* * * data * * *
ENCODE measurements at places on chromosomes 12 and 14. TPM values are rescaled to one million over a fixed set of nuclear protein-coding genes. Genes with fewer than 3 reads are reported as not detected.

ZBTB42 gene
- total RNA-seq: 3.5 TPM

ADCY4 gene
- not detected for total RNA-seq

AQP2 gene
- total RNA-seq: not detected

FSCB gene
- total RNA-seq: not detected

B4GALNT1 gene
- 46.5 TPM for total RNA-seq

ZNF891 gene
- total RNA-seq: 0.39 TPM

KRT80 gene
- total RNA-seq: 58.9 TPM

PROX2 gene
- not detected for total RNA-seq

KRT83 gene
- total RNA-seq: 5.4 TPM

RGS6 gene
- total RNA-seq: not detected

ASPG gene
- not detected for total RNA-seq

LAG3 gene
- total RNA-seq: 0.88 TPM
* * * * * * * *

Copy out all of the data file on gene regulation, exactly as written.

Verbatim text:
ENCODE measurements at places on chromosomes 12 and 14. TPM values are rescaled to one million over a fixed set of nuclear protein-coding genes. Genes with fewer than 3 reads are reported as not detected.

ZBTB42 gene
- total RNA-seq: 3.5 TPM

ADCY4 gene
- not detected for total RNA-seq

AQP2 gene
- total RNA-seq: not detected

FSCB gene
- total RNA-seq: not detected

B4GALNT1 gene
- 46.5 TPM for total RNA-seq

ZNF891 gene
- total RNA-seq: 0.39 TPM

KRT80 gene
- total RNA-seq: 58.9 TPM

PROX2 gene
- not detected for total RNA-seq

KRT83 gene
- total RNA-seq: 5.4 TPM

RGS6 gene
- total RNA-seq: not detected

ASPG gene
- not detected for total RNA-seq

LAG3 gene
- total RNA-seq: 0.88 TPM